When I asked her what the goal was, she told me:

"Because I want to be close and I wanna show them that they can trust me. Maybe if I put my stuff on the table, then it'll help us to start making a connection."


You cannot expedite the friend-making process. If you are lonely, you might have a tendency to try to fast-forward the process, but that means you're skipping over all the necessary steps toward genuine platonic intimacy.


A relationship is built through a series of micro-self-disclosures over time, and multiple moments where a person demonstrates their ability to trust and be trusted. This is something that cannot be rushed by dumping personal details in the first conversation.


Now let me do some validating.


There are several research studies that confirm what you probably intuitively know to be true. That self-disclosure is something that women often participate in with their friends more than men do with theirs. And because of that, women's friendships do tend to be more intimate. It's nice sometimes to see what the research says and how it supports what we already suspect to be true. And I wonder if it's because sharing has that effect that we use it to speedily achieve closeness, but you will only achieve some thin veil of closeness because it has not been laid on a form, uh, a firm foundation, real trust and connection.


Reason #2. We overshare because we want to test new friends.


Sometimes we overshare because we're (consciously or subconsciously) leaning into the mantra of, "If they can't take me at my worst, they don't deserve me at my best."


But when you do this during the first interaction, you're counting on relative strangers to endure the burdens of your self-disclosure without any history, background, or context of who you are. Again, I am not here to qualify anyone's friendships are make blanket statements, but I encourage you to look at how the approach of "testing" new friends has worked out for you in the long-term, and adjust your strategy accordingly.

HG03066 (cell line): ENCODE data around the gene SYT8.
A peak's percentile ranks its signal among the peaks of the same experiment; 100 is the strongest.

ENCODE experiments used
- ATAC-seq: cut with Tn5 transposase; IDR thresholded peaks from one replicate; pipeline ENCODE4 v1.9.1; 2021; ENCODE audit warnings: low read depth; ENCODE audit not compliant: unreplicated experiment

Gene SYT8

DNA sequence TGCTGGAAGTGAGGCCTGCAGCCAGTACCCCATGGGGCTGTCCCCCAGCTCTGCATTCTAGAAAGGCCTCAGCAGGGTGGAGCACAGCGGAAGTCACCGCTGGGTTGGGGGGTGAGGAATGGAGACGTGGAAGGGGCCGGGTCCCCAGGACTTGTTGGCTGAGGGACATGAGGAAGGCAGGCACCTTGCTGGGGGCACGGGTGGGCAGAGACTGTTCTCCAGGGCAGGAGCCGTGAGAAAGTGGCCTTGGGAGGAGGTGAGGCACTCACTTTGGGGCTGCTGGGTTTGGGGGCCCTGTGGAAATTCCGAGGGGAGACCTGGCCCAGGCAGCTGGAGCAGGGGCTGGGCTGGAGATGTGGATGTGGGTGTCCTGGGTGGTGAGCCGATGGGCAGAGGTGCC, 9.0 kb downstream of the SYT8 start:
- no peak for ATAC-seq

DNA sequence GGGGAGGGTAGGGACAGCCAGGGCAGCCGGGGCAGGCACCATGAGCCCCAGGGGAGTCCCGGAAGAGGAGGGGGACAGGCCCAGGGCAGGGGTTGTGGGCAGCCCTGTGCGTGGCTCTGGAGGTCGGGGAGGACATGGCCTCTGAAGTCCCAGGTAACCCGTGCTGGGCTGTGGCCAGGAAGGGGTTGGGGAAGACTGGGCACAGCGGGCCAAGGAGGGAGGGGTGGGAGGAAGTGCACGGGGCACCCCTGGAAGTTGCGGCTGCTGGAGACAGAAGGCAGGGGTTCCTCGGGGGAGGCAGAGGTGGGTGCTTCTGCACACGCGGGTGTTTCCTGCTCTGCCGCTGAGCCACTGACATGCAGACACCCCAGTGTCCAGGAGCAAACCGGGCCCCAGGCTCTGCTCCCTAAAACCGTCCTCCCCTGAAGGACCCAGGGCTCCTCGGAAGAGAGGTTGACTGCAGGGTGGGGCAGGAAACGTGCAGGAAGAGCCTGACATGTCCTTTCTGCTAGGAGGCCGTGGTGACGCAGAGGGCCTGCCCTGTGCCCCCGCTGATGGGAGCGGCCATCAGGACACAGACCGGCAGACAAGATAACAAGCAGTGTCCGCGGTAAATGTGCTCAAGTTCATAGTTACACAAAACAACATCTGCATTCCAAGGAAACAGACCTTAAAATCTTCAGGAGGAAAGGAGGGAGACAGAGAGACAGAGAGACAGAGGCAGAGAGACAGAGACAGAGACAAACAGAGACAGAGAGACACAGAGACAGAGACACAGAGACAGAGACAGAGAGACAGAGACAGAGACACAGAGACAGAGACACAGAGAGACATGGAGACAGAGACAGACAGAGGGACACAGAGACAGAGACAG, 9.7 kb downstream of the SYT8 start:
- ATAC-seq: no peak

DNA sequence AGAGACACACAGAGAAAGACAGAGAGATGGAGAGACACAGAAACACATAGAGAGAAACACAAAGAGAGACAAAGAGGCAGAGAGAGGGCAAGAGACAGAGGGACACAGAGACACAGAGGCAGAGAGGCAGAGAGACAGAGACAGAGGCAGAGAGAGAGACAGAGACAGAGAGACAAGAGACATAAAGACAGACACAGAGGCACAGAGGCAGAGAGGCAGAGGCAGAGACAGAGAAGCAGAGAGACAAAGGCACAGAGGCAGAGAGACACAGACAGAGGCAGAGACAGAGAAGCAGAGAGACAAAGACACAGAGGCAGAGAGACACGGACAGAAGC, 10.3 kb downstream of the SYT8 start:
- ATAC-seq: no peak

Reason #3. We overshare because we think that it's being vulnerable.


Vulnerability is taking a risk of being rejected.


But if you are easily slipping into sharing big personal details, then you don't sense a risk. You are comfortable. For some, you actually enjoy it. This is not vulnerability.


But when you are sharing courageously in spite of the risk of being judged, rejected, or misunderstood, you've taken a brave leap toward searching for authentic and meaningful connection.


Rethink your relationship with vulnerability. And work to understand that it's not necessarily synonymous with "telling all of my business". Instead, it refers to acts like:


-telling someone you care about them

-telling a new friend you enjoy her company and want to get together again

-telling a friend you'd like her to initiate more outings

-telling someone a fear or desire they may not understand or appreciate


If this is a subject that you'd like to learn more about, then watch my interview with New York Times Bestselling author of the book "Platonic", Dr. Marisa G. Franco.



If you have a tendency to give a lot too soon, I want you to ask yourself why you do that, and then see if there's an alternative way to achieve that thing you're looking for that you have not yet identified.


What are you trying to accomplish when you do that? Are you trying to get connection? Are you trying to test your friends? Do you have an underdeveloped understanding of what vulnerability really is?


Now what might be a healthier way to achieve what you're looking for?


 

We encourage you to reflect on these tendencies, objectives, and behaviors. And you're like to share the ways in which this content resonated with you, contact us or book a one-on-one friendship coaching sessions with resident friendship coach, Danielle Bayard Jackson.